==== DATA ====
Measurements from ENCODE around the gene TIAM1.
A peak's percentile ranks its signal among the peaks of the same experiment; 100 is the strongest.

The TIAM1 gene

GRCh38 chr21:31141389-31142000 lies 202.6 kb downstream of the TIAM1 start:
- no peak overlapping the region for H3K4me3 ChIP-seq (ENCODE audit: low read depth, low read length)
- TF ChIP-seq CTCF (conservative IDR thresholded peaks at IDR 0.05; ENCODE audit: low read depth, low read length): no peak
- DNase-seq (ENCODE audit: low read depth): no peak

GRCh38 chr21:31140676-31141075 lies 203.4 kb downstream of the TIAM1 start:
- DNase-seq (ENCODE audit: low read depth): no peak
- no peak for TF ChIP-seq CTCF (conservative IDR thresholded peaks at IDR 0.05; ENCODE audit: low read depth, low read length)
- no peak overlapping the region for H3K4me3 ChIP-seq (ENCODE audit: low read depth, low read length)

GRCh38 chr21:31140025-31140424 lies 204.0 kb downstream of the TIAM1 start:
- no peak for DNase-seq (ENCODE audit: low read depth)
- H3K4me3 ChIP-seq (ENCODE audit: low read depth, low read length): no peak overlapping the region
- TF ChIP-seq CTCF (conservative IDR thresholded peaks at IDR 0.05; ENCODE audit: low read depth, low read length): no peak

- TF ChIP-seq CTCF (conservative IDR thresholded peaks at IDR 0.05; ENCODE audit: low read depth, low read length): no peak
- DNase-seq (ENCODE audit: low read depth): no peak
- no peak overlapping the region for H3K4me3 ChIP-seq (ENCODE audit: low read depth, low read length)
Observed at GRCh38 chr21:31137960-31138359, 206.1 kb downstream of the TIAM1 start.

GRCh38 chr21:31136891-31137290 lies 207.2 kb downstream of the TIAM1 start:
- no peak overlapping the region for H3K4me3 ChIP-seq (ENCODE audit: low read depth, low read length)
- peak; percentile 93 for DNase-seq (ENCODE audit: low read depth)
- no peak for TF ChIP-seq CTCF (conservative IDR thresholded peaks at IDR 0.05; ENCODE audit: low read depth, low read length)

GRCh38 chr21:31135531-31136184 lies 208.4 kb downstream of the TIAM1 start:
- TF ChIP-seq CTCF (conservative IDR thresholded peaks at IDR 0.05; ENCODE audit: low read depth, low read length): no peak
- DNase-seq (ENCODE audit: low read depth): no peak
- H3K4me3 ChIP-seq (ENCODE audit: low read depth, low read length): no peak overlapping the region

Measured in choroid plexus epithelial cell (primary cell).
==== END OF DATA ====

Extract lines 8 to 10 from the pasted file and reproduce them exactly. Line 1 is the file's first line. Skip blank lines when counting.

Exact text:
GRCh38 chr21:31140676-31141075 lies 203.4 kb downstream of the TIAM1 start:
- DNase-seq (ENCODE audit: low read depth): no peak
- no peak for TF ChIP-seq CTCF (conservative IDR thresholded peaks at IDR 0.05; ENCODE audit: low read depth, low read length)